Changing Fates Equine Rescue: Providing Horses With New Homes and New Hope

 Down a long, winding dirt road in Laurel, Delaware, you’ll find what appears to be a typical rural horse farm. Upon first look, people passing by will catch a glance of the handful of horses eating, or playing or grazing in the fields. All of the horses are healthy, happy and well-cared for. You would never know that these horses were abused, neglected or forgotten — that’s why they were brought to Changing Fates Equine Rescue. 
Karen Speake started the Rescue in 2005, after previously working with another animal rescue. She said she first recognized there was a problem with neglected horses in the area when people started showing up at her home with horses who weren’t being properly cared for.
Changing Fates became a reality on Old Cabin Road in Laurel, and not a moment too soon for the animals in need in the area. The Rescue’s mission is to rehabilitate, retrain and re-home abused and neglected horses. For horses who can’t be re-homed, Changing Fates provides sanctuary to them for the rest of their lives — a horse’s lifespan can extend past 40 years.
 All of the horses at Changing Fates are well taken care of, but that wasn’t always the story for these animals. “We had one that came in that was so skinny, he had holes where his hip bones had protruded through the skin,” said Robin Weinkam, who helps Speake run the Rescue day-to-day with the help of fellow volunteer, Brenda Jordan.
Robin’s personal horse, a Belgian Haley, was rehabilitated at Changing Fates. “She was so malnourished and skinny and weak that when we put her in a trailer to take her back to the rescue, she couldn’t get back on her feet. We had to use a backhoe to get her back up.” Haley has since made a full recovery, along with all the other animals at Changing Fates.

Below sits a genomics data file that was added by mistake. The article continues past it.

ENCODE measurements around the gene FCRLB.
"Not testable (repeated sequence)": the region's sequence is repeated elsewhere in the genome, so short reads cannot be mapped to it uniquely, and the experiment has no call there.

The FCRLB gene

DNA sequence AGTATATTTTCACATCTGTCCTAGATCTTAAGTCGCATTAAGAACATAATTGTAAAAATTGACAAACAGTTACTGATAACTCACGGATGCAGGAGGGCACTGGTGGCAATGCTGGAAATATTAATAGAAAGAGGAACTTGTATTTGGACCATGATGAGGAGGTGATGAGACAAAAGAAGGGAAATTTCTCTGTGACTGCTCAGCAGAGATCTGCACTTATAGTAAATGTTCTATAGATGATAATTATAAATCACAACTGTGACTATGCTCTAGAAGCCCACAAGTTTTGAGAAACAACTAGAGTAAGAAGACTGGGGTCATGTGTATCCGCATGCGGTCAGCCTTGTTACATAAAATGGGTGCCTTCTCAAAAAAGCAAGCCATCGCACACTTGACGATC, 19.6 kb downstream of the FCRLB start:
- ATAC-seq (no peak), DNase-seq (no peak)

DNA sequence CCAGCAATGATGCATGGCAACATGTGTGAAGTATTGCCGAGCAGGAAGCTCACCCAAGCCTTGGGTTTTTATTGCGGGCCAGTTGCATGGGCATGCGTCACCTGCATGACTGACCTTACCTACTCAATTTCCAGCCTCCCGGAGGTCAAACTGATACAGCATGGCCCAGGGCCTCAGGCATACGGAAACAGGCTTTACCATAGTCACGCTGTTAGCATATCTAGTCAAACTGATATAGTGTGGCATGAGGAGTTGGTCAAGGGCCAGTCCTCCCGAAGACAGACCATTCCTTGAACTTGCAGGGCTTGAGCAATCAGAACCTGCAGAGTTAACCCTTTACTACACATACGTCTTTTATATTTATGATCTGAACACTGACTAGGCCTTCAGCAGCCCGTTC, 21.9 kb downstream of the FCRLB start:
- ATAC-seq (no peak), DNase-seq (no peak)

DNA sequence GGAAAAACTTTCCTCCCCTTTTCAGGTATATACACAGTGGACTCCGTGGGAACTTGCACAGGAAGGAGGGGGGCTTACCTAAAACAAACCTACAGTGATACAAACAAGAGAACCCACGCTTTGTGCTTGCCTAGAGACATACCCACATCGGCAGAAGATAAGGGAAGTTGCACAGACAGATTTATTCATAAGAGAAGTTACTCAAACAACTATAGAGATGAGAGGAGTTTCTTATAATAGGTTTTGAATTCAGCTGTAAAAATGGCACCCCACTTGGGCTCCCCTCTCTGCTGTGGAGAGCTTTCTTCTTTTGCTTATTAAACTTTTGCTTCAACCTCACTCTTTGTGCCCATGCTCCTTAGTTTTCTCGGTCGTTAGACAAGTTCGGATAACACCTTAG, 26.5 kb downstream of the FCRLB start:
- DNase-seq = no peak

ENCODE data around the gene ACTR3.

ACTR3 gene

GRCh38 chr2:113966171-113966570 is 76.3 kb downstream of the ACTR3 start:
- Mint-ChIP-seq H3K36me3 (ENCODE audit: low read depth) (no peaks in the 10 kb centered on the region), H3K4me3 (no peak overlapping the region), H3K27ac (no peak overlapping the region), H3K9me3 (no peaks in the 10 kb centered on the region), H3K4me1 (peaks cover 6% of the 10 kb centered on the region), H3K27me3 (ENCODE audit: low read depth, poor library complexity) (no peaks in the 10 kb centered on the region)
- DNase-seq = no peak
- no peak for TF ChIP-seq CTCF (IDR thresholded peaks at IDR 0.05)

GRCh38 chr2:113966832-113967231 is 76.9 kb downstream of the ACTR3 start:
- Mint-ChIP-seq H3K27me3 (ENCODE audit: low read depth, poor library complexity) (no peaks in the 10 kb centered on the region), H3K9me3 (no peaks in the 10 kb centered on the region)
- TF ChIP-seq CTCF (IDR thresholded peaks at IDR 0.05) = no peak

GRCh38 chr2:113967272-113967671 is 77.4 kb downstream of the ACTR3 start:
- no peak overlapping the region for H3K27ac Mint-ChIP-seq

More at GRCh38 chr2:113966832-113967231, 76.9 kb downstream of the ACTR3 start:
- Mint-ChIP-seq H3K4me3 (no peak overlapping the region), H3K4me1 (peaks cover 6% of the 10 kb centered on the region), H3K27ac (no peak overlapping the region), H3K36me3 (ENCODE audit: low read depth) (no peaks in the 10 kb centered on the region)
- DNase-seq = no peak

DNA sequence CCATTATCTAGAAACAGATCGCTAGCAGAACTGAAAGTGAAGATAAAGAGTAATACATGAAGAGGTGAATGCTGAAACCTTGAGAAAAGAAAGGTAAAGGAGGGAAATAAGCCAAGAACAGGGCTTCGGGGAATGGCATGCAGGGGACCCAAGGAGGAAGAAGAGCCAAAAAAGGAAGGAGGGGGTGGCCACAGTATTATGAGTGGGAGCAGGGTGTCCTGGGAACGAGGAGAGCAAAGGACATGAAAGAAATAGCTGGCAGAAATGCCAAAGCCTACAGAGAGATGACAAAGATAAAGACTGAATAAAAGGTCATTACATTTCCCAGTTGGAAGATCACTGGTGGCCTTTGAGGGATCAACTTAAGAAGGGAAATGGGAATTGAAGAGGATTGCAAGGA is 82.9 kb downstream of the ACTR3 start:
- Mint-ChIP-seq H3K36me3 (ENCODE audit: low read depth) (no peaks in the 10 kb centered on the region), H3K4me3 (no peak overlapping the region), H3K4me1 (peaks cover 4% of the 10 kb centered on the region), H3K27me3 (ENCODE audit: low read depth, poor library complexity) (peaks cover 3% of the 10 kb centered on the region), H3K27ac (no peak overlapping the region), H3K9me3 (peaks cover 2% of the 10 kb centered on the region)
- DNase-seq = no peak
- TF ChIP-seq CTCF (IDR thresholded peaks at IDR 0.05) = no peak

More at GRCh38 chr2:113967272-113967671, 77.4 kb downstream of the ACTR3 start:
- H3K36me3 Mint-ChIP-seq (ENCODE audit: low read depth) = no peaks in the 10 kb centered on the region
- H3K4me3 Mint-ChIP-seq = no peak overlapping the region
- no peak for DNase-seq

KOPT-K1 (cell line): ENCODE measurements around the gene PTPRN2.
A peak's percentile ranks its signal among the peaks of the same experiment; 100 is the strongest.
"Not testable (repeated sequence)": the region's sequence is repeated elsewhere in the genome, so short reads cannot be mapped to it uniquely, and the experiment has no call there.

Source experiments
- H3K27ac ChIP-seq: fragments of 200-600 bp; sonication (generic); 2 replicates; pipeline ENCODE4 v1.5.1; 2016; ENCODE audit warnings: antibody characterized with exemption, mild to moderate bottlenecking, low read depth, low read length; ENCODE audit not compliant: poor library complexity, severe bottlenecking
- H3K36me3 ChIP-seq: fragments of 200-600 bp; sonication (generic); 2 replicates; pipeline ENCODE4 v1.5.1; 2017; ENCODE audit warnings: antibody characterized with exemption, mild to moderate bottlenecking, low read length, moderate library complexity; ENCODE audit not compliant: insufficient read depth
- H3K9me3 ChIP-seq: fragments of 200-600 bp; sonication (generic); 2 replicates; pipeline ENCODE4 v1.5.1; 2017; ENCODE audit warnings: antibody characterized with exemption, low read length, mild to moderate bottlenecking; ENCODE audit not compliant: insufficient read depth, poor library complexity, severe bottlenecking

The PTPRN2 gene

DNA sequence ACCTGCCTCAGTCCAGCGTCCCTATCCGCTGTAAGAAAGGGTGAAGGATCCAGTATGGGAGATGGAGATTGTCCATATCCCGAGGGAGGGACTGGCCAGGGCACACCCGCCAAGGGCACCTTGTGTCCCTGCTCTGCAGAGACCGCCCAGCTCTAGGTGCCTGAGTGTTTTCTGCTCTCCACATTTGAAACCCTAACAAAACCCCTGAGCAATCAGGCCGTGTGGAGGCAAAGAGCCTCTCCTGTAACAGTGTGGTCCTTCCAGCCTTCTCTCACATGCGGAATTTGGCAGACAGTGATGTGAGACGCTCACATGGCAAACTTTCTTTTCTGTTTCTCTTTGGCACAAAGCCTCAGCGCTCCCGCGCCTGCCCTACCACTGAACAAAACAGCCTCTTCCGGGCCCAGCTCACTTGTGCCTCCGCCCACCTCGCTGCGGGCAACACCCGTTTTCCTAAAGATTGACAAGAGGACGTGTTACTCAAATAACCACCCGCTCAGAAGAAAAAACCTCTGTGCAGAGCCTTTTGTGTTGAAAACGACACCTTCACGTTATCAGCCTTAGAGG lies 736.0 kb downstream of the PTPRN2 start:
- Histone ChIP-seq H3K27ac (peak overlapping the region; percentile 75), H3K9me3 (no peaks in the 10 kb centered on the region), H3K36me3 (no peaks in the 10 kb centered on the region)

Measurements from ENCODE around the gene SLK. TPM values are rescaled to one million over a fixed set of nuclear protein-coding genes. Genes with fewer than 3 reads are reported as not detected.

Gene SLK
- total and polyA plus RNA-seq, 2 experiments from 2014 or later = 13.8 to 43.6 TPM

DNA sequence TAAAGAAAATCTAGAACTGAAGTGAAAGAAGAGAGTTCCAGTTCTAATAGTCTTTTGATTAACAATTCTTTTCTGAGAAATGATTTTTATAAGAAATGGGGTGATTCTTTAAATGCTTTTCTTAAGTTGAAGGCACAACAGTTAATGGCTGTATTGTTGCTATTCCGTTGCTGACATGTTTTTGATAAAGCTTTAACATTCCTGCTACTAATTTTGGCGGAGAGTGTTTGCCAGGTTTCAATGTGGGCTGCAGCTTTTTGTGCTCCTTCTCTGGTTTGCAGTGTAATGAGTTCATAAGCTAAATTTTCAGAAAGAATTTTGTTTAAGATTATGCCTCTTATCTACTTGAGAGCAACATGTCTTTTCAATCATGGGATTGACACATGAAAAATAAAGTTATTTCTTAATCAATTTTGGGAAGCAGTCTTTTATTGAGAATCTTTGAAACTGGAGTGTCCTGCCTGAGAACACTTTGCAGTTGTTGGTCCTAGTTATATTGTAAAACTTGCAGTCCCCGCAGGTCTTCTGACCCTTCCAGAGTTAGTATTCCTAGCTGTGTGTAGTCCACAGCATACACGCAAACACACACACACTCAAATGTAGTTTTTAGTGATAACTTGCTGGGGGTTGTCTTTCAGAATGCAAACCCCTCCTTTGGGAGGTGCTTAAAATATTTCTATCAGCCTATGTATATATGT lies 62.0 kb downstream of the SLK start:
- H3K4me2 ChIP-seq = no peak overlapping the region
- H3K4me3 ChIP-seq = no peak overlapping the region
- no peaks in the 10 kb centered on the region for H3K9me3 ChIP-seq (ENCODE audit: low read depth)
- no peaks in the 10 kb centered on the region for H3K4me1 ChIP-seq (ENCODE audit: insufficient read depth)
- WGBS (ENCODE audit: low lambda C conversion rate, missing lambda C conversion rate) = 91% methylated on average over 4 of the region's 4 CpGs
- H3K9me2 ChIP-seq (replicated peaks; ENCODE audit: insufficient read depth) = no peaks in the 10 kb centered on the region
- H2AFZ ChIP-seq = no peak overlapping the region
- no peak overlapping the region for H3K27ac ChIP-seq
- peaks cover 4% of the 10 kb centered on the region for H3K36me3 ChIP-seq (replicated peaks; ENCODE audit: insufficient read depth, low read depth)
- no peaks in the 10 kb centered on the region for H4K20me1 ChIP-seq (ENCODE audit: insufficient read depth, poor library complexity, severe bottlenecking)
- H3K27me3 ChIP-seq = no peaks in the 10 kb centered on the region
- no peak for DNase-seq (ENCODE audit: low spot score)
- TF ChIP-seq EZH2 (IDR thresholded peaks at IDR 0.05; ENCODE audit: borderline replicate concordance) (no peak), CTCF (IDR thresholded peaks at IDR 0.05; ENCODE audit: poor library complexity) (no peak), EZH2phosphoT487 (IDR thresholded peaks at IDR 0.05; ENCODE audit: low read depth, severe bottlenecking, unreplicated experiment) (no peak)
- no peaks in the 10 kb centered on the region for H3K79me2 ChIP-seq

Karen, Robin and Brenda are passionate about their work and care deeply for the animals. “No matter how badly they were treated or how starved they’ve been, you see how kind their eyes are,” said Karen while talking about the horses. Karen is happy to show visitors around the farm, naming each horse, explaining their situation and gently petting each one. All of the horses are extremely calm and friendly, despite how bad some of them had been treated in the past.
Horses aren’t the only animals who benefit from the dedication of Karen and her volunteers. Clark, an older goat who’s missing a horn, wanders the farm, ducking under fences and greeting any guests with a friendly nudge. Towards the back of the farm, one pen holds two mini potbellied pigs named Lulu and Waddles. Another holds a big, friendly steer that spends his days relaxing and playing with his stuffed panda bear toy. 
The three women can’t do all of the work on the farm on their own, and have several dedicated volunteers who help out. Still, the Rescue is constantly looking for volunteers to assist with simple tasks like grooming the horses, cutting the grass, and filling in the holes in the pastures. The Rescue is open to volunteers on Saturdays from 10 a.m. to 1 p.m., and regularly holds events complete with food, games and door prizes. 
Donations and volunteers are always welcomed — and needed  — at Changing Fates. Karen encourages people to come out and volunteer, and said working at the Rescue can teach visitors a lot about the beautiful creatures. “You don’t train a horse. A horse trains you.” Speake said. “Just watching this field right here can teach you more about horses than anyone can ever tell you.” 

Changing Fates Equine Rescue Images
Karen, Brenda, Robin